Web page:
tractor only to the extent of being requested to cancel the subcontract. He is not liable for the wages.

Mr. McLAUGHLIN. In that respect, assume that there is some damage due to delay to the contractor who has the contract with the subcontractor; the subcontractor has fabricated his material, and then, after the passage of a considerable amount of time, it has developed and has been ascertained that the subcontractor has not lived up to the provisions of the law, and the contractor is required to again let his subcontract. Would the contractor be held responsible for the delay and the damage!

Senator Walsh. No. But assume that pressure would be exerted upon him to see that the subcontractor did right.

There is a very sweeping and very extensive provision here providing for modifications and changes by the President. I do not know how better to put it.

You know in building a house after the contract is made how frequently it is changed—how you decide upon a different kind of lumber, you decide that the cement that you first picked out is not the right kind of cement. Therefore, there has got to be an authority and it is there in the bill, for the President to make modifications, to make changes, acting, of course through his bureaus. I do not know how better to put it than to say that we are simply writing in, together with the other specifications, the construction and building and purchasing supplies, just a few items about labor conditions. That is all, just as you have all the other items. That is all we are doing.

Now, of course, it is going to be a little more difficult to deal with the human element than it is the material element, but it can be done.

Mr. McLAUGHLIN. My inquiry was directed to the point whether or not under this law the contractor is going to be penalized for the character of a subcontractor.

Senator Walsh. There is no penalty on the contractor for the failure of a subcontractor, but he may be required to cancel the subcontract. He is not penalized; the subcontractor is penalized.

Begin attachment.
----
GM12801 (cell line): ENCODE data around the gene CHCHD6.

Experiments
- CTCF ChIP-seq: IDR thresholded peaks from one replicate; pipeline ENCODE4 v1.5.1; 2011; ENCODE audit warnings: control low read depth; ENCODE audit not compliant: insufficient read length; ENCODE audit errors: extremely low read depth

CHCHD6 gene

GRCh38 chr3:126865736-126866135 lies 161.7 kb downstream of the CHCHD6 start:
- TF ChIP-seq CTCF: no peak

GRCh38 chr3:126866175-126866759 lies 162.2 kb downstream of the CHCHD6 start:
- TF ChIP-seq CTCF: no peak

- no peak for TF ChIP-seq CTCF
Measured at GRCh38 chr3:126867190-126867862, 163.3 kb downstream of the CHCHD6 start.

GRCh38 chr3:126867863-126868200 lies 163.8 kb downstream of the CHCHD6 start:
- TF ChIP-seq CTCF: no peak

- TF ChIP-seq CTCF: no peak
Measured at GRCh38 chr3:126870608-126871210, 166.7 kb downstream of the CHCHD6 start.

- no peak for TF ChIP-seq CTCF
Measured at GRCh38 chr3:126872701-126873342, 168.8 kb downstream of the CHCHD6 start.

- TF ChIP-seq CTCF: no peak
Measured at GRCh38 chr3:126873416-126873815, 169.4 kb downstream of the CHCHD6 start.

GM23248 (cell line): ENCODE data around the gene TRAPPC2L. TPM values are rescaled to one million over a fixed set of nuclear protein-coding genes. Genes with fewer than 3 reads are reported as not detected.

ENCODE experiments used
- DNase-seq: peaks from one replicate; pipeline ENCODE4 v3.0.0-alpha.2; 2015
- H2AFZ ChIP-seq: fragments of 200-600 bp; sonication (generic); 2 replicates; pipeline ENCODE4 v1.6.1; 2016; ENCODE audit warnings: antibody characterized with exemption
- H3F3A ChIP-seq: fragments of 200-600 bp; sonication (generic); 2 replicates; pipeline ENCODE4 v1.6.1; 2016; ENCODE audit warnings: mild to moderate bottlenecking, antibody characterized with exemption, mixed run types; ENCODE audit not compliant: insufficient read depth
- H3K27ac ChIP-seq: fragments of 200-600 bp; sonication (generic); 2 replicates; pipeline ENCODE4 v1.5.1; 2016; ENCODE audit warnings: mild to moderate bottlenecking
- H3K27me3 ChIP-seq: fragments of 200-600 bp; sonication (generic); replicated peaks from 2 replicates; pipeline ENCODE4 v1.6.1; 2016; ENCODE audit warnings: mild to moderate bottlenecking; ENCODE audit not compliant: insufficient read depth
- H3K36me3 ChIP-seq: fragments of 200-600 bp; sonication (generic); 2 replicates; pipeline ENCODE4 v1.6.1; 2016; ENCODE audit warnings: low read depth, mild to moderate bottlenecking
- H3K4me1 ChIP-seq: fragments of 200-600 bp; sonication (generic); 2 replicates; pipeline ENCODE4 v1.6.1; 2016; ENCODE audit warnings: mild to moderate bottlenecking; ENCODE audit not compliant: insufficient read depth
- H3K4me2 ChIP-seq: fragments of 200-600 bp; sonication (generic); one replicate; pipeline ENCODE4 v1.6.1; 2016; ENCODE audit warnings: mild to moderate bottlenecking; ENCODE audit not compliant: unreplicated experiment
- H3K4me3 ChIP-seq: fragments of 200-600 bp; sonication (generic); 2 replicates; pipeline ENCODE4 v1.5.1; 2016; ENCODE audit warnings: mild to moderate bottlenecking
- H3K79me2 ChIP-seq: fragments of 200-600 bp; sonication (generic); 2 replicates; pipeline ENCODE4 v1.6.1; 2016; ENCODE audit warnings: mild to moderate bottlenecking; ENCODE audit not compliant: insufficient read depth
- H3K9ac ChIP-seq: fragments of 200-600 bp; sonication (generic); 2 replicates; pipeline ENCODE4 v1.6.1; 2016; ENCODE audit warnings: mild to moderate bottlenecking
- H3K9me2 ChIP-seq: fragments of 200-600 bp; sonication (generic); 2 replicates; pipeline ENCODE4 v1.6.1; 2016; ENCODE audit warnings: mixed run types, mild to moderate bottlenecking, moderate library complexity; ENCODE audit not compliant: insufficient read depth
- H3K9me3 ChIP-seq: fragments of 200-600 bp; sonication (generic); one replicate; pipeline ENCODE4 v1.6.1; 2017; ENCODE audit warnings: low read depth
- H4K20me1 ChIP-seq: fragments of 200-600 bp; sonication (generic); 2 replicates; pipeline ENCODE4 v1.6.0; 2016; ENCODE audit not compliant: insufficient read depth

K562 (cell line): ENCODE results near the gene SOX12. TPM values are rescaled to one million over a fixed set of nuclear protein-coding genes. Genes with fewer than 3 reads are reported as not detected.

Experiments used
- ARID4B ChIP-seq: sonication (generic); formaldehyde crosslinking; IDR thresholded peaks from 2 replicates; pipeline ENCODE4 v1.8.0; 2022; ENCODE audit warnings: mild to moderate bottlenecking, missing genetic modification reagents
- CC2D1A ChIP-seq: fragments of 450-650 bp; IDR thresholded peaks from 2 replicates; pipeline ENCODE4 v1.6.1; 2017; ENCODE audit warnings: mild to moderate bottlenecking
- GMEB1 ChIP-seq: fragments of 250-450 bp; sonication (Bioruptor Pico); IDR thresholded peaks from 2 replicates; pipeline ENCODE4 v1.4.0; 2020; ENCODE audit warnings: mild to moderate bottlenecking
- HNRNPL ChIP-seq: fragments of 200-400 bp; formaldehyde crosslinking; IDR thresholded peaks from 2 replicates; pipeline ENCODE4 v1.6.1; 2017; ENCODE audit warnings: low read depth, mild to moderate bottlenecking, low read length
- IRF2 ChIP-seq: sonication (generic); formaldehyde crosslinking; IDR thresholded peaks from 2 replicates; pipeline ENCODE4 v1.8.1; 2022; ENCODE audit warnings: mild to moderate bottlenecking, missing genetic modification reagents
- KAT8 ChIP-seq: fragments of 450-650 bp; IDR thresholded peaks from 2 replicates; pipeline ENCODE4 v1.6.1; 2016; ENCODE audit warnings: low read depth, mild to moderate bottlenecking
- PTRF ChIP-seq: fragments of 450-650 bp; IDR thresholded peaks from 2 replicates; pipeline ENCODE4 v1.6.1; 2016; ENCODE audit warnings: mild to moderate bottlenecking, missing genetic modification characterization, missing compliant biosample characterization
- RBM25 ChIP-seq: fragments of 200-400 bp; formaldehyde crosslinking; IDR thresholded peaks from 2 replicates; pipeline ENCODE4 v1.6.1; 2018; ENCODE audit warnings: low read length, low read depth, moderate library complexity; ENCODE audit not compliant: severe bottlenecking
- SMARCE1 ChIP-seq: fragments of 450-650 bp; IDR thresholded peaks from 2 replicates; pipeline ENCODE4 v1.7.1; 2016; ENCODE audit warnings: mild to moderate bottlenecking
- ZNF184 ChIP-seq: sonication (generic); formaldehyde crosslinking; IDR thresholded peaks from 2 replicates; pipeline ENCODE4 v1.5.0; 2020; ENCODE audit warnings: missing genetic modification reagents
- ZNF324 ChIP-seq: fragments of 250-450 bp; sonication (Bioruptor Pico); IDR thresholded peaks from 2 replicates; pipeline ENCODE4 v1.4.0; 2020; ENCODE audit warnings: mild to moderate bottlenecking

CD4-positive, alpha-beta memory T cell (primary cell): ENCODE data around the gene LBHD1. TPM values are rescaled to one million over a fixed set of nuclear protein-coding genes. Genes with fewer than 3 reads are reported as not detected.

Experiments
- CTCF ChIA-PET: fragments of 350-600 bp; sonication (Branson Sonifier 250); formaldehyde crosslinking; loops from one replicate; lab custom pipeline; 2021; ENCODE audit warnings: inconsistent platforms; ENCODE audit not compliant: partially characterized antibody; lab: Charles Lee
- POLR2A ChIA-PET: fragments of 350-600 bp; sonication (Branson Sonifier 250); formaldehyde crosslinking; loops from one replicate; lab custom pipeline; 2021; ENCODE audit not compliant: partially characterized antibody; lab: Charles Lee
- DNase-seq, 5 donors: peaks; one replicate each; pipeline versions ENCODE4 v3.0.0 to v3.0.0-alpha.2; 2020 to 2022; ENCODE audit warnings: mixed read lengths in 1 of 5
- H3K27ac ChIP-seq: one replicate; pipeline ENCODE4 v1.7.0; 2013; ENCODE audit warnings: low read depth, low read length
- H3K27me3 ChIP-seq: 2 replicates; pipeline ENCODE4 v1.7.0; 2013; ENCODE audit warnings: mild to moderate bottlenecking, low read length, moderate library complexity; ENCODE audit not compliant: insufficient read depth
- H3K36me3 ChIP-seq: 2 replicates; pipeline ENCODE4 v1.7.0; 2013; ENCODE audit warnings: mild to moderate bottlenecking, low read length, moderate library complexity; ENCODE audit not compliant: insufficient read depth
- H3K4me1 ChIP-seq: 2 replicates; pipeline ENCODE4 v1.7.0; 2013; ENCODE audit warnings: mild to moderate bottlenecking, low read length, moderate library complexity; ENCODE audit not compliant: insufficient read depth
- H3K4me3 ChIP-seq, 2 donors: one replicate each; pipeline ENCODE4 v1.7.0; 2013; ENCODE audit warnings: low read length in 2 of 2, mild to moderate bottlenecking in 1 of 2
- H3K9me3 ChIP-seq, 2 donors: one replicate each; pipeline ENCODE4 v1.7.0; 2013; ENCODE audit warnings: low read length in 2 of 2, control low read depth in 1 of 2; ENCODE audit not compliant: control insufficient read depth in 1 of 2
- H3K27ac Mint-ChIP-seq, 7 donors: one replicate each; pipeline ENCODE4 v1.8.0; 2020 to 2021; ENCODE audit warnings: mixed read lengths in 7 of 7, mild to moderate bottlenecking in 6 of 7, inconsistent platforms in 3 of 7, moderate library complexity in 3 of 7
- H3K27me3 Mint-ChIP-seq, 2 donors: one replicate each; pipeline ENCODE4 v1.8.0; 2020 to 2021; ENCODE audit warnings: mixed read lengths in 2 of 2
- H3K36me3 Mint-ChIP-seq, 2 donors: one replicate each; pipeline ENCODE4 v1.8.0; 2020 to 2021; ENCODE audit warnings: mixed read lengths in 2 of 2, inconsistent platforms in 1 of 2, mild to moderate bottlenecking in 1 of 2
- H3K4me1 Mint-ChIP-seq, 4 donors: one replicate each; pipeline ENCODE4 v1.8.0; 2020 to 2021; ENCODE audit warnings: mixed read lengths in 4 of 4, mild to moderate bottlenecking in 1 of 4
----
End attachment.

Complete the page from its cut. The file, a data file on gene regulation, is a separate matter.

Mr. McLAUGHLIN. In the event the contract contained the provisions that the contractor should receive some benefit from the contract if he should finish the contract within a certain time, or should suffer some damage in the event he did not finish the contract within that certain time, would that fact—that a subcontractor with whom he had to concel the contract caused a delay—cause a penalty to be imposed upon the contractor!

Senator WALSH. Well, if the contractor says he is going to perform a certain work in a certain time he has got to do it. He cannot get out and say, "My subcontractor has had a strike; my subcontractor failed me. He has got to deliver, else we do not get anywhere in life if we do not hold the principal contractor.

Mr. McLAUGHLIN. Is the burden being imposed upon the contractor for the trouble of a subcontractor, over which he has no control ? That is the question?

Senator WALSH. He is obliged to guarantee that he will see to it, so far as he can, that his subcontractor will carry out those minimum labor conditions; and if he does not do it, the contractor must cancel the subcontract.

Mr. McLAUGHLIN. I do not want to argue; but as I understand it, the law does not say that he shall see to it that the subcontractor